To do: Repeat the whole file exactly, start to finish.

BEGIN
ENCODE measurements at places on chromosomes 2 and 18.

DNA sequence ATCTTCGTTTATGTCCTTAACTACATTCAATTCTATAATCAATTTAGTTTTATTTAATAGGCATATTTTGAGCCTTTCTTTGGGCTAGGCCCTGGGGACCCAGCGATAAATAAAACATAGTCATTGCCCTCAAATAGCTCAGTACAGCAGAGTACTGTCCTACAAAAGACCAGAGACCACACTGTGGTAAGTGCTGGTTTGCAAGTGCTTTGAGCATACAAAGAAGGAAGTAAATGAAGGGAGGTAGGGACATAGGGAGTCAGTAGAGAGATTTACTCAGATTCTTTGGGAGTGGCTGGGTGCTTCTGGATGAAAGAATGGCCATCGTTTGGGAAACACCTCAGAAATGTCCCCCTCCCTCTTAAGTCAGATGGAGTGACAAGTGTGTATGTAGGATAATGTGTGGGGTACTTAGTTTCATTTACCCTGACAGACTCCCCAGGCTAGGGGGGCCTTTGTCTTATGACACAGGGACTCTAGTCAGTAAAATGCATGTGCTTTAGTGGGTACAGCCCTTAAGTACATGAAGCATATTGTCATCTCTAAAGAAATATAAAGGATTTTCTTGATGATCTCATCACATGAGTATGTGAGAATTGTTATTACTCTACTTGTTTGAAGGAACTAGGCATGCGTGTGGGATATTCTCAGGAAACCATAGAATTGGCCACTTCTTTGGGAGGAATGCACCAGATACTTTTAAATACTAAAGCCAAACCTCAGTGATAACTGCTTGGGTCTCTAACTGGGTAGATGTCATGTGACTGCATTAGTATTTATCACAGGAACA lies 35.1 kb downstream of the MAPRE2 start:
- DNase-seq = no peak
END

ENCODE measurements at places on chromosomes 2 and 18.

DNA sequence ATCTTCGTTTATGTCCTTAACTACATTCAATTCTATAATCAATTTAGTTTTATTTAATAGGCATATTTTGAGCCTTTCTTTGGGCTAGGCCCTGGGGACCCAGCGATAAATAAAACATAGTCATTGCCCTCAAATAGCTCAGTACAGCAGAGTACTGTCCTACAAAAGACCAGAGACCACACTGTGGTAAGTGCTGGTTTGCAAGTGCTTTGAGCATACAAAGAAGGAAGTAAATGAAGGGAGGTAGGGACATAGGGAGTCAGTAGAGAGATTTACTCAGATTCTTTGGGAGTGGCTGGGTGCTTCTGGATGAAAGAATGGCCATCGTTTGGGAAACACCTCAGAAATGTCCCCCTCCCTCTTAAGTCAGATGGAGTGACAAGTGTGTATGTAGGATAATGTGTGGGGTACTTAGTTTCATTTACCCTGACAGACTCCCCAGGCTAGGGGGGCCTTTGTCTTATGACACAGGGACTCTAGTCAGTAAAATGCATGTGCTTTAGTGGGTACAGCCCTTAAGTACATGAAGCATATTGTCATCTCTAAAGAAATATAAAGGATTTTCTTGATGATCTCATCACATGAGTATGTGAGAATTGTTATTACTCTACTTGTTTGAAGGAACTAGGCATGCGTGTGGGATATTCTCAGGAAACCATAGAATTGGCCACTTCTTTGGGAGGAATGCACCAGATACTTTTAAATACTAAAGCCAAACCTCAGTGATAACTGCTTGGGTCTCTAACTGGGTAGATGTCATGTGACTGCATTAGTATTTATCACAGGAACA lies 35.1 kb downstream of the MAPRE2 start:
- DNase-seq = no peak